In the area of agriculture, it seems that the Sacchetti had great concern for the poor agrarian conditions in the Roman territory, which they shared with Pope Urban VIII. Consequently, they established a farm on their estate at Castelfusano on the outskirts of Rome, thus playing an important role in the pope's efforts to ameliorate the agrarian problems in the papal states. The archives reveal that the Sacchetti used this land not only for cultivation of produce, but also as a tree farm, both of which provided them with a fairly substantial income.
The archives also possesses rich resources for social history such as the letters relating to marriage negotiations between the Sacchetti and other important families. Letters from Caterina Forni Tassoni Estense of Ferrarese nobility to Giulio Sacchetti contain information on arrangements for the wedding of Giovanni Francesco Sacchetti and Beatrice Tassoni Estense, Caterina's daughter. Also, specifications on dowry amounts contributed by other brides married into the family are included. All of these are invaluable to our understanding of the mechanics of arranged marriages in the early modern period, such as the considerations in choosing an appropriate bride and the economics involved in such arrangements.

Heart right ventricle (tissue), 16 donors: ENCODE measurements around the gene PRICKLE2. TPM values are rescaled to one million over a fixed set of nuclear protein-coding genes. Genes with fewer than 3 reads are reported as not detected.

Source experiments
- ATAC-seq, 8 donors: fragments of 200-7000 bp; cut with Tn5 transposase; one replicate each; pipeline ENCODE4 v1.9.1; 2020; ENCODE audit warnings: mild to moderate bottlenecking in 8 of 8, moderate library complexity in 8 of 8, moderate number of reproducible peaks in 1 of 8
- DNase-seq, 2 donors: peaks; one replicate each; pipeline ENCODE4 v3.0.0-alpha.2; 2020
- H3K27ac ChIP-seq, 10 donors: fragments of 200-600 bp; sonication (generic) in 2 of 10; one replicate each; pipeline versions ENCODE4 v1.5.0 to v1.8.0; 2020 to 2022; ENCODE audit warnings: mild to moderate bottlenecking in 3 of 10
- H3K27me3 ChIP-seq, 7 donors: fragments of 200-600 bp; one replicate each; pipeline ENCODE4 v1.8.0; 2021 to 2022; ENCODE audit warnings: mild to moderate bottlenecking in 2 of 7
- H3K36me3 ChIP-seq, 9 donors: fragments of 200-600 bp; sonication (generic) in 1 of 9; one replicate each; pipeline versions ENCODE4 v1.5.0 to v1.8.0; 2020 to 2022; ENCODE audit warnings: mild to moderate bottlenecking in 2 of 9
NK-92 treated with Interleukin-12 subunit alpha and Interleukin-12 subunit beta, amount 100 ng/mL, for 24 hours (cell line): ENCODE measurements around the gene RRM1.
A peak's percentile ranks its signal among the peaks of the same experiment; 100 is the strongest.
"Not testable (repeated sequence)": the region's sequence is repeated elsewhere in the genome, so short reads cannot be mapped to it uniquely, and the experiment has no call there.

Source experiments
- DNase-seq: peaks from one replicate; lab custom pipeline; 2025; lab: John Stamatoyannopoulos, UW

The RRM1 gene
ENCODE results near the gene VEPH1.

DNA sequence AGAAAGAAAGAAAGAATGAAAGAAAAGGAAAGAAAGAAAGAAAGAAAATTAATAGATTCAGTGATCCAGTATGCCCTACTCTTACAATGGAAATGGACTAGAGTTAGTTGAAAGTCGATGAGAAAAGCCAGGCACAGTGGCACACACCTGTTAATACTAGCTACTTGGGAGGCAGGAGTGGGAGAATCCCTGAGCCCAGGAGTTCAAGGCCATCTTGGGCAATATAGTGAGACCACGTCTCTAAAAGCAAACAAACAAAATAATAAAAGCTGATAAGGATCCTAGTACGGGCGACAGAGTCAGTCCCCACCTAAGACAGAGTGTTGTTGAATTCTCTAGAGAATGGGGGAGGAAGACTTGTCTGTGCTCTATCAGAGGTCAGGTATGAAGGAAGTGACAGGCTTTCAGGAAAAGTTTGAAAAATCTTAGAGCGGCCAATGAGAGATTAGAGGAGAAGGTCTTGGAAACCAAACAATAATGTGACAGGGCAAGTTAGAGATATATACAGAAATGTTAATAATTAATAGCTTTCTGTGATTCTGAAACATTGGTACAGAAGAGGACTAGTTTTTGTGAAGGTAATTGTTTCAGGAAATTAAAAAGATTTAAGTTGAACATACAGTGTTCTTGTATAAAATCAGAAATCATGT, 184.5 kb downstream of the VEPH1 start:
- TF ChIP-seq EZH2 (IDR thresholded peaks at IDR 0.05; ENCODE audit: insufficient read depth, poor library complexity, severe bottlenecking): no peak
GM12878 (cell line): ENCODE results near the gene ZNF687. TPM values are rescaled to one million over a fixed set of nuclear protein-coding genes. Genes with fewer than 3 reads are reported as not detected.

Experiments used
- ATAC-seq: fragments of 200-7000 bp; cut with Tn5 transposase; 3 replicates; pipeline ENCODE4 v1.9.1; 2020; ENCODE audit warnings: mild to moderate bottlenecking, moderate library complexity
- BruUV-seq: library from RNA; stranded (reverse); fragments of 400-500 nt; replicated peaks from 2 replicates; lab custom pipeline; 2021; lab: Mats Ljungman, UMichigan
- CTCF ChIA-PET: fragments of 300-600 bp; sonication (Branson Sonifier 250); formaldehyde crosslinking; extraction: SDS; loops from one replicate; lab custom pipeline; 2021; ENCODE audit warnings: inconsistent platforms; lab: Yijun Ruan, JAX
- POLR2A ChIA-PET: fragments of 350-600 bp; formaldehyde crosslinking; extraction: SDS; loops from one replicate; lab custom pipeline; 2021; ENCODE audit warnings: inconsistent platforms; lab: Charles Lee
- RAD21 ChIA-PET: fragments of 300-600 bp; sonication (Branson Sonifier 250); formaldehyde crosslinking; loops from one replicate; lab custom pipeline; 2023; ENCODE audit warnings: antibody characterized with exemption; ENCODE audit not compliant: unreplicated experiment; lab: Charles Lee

In my own field of interest—art history—the Sacchetti have been recognized as important patrons and collectors of the arts, but an in-depth study of their activities as such has not yet been offered. Many details on whom they patronized and how also have not surfaced. I am currently working on a book on the Sacchetti's art patronage and collecting activities, and I hope to fill this lacuna in art historical scholarship. To accomplish this, I am relying heavily on the sources in the Sacchetti Archives. These indicate that the Sacchetti had a pivotal role in the shaping of the arts in baroque Rome, especially during the first half of the 17th scentury as they discovered some of the most important artists of the period, including Pietro da Cortona, who revolutionized the field of ceiling fresco painting, and Nicolas Poussin, whose philosophies determined standards utilized at the Academy of Painting in France.